Scrolling Headlines:

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UMass starts hot, finishes strong in upset win over No. 12 Notre Dame -

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SGA vice president will resign at the end of the semester -

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Raise the Flag protestors praise -

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Dining and Housekeeping employees at Smith College seek new contract -

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In response to election, immigration lawyer briefs students on potential changes -

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Avinoam Patt discusses the role of displaced Jews in the creation of Israel -

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UMass women’s basketball falls to Hartford, snaps three-game winning streak -

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Brison Gresham makes long awaited debut for UMass men’s basketball -

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UMass hockey hosts No. 12 Notre Dame in Hockey East doubleheader -

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UMass men’s basketball picks up fourth straight win as it tops Wagner Wednesday night at Mullins Center -

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UMass hockey gets chance to bond during trip to Belfast -

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The true backbone of America -

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Letter: Craig’s Place to fight against fatal budget cuts -

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Enduring the 2016 Tower Run at Du Bois Library -

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C.J. Anderson, Malik Hines each have career nights in UMass men’s basketball’s win over Wagner -

November 30, 2016

Panelists talk about their experiences with incarceration in the Feinberg Lecture Series -

November 30, 2016

Suzanne Fenton discusses the effects of early life chemical exposure -

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Christmas tree farmers discuss effects of New England drought on their harvest -

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UMass men’s basketball’s frontcourt looks to build on solid start to season -

November 30, 2016

Psych department looking for subjects

By: Emily Reynolds

 

Have you ever noticed the colorful papers that litter every table in the dining commons? They’re advertisements requesting students to e-mail or call the psychology department to provide them with subjects to collect data from. On the bulletin boards in each building, there are ads for eye-tracking testing to study how people read material.  Online, the kinesiology department has posted bulletins to look for people to participate in a diabetes experiment. Even in the advertisements of newspapers like The Daily Collegian, there are requests for students to participate in studies and experiments.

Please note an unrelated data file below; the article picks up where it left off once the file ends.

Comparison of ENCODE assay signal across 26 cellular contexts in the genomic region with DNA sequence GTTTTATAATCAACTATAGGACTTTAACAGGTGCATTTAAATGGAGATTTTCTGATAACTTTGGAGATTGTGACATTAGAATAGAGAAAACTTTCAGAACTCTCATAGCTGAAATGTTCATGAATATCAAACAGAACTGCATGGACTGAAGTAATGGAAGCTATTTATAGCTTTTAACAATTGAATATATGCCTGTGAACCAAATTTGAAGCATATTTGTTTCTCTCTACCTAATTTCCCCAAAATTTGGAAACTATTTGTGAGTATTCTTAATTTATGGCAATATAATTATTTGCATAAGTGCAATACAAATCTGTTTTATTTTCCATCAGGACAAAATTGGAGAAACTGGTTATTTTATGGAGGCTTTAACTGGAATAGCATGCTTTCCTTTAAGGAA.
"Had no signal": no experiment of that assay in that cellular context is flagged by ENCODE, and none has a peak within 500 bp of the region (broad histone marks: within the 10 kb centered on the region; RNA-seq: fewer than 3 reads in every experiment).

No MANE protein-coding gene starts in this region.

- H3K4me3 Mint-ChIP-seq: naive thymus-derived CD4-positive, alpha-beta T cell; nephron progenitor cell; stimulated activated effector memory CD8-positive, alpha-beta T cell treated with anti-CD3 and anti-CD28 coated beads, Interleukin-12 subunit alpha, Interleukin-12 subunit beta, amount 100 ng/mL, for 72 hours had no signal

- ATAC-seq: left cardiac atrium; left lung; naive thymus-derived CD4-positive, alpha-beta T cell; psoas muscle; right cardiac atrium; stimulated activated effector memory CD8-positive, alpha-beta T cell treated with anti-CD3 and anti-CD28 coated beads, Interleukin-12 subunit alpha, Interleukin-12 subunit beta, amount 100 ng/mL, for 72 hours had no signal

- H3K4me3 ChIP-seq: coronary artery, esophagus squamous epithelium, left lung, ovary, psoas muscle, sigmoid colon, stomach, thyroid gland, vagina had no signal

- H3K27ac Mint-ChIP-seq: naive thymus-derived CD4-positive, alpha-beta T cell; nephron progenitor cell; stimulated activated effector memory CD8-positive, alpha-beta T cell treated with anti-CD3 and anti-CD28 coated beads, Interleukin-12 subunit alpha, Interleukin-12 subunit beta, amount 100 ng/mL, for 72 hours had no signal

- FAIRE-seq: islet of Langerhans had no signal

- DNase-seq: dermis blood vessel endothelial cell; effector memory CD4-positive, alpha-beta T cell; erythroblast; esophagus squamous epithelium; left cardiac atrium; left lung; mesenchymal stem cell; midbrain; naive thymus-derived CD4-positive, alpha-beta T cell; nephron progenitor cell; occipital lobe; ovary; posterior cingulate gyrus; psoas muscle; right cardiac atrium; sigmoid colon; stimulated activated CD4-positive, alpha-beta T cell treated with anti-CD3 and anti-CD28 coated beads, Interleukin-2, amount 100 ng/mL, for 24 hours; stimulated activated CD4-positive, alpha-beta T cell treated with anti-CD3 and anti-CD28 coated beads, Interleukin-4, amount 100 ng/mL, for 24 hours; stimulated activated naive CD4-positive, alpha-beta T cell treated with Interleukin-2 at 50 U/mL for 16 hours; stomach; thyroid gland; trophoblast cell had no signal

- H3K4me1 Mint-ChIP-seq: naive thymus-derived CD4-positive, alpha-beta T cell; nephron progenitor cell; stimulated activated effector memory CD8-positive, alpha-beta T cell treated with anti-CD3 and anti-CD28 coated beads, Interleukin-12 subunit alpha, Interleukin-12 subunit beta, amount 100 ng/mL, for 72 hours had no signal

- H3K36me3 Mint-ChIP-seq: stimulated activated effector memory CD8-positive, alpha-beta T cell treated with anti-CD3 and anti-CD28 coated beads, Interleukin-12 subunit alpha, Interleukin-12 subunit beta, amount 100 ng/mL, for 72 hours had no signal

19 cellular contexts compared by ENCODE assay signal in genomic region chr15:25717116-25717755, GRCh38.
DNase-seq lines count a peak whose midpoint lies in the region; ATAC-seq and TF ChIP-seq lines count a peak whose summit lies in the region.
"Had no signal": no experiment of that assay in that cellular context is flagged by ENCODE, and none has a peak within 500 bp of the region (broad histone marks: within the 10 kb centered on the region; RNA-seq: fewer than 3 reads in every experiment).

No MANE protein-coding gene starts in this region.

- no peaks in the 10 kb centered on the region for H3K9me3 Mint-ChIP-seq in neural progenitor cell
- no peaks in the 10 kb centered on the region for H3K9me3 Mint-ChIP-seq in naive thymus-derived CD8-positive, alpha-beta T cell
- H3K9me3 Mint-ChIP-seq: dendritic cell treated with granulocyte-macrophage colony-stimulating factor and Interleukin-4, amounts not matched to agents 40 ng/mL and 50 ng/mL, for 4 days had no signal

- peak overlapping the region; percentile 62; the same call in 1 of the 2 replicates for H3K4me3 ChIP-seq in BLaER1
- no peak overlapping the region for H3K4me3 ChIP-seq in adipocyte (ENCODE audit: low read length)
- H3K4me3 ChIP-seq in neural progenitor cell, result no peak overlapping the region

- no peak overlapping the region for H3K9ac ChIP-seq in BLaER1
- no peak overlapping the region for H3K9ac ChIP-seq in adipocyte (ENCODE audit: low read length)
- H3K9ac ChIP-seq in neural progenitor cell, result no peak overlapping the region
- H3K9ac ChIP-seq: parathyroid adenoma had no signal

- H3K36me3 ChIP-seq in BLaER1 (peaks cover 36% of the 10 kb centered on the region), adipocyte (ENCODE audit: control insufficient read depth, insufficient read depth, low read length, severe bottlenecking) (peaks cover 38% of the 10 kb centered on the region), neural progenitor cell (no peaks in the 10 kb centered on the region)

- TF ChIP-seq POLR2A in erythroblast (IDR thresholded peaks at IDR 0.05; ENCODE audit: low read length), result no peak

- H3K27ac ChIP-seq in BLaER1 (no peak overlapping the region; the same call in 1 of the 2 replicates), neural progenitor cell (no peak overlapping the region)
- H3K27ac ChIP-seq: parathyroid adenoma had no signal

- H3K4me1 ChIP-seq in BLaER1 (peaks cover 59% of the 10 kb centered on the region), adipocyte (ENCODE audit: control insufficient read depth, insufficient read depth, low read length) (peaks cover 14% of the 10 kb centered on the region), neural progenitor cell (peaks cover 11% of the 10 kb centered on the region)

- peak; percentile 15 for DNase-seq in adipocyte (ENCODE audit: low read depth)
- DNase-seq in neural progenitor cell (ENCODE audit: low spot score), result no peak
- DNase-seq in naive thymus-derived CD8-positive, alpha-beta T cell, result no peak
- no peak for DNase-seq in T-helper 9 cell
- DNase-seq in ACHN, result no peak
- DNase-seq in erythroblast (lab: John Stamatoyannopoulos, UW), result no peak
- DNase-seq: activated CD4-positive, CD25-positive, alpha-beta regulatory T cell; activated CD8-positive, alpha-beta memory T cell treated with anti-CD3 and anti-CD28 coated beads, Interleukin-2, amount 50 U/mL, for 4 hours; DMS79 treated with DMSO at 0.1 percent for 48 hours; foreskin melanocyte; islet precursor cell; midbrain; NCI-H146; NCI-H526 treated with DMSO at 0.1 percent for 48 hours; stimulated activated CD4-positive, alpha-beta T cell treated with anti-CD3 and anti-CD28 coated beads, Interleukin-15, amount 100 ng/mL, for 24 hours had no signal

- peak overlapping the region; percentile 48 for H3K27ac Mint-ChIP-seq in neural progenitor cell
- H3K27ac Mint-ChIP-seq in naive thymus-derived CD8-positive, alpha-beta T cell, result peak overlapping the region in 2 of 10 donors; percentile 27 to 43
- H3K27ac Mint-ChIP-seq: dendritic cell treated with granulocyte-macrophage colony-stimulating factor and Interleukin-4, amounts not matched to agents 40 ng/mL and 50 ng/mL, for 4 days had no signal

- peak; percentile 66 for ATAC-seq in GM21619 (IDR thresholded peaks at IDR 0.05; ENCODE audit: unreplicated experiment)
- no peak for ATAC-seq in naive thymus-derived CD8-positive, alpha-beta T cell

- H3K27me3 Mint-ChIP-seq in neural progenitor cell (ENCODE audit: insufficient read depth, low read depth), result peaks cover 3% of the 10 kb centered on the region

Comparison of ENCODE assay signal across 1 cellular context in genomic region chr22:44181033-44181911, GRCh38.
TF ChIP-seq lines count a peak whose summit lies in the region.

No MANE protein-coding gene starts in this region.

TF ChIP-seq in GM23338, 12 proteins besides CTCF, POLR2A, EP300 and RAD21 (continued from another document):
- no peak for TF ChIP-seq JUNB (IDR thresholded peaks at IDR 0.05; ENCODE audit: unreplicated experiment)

College professors all over the country are doing research on their own campuses. They’re hoping to make better medicine, figure out how the body works, how languages develop and much more. Students do a lot of research as well, especially graduate students or seniors working on their theses.

 

Both professors and students alike are performing experiments that require people, and they advertise to you. A lot of them even include a monetary compensation.

 

Some that don’t include compensation or a small amount are non-invasive and take very little time, like eye-tracking experiments in Tobin. These usually take about 30 minutes and simply require the subject to read and answer questions. Other experiments include larger compensation, but those can include taking blood or biopsies, and they’re usually done over an extended period of time. 

 

However, the studies aren’t just for college students. Many have larger age ranges from 18-65 years old, and college students happen to fall into the age range.

 

So, the next time you’re sitting at the dining commons or waiting for a friend next to a bulletin board, take a look. There might be some ads for help needed in a study, and it might be something really interesting.

 

Emily Reynolds can be reached at ereynold@student.umass.edu.

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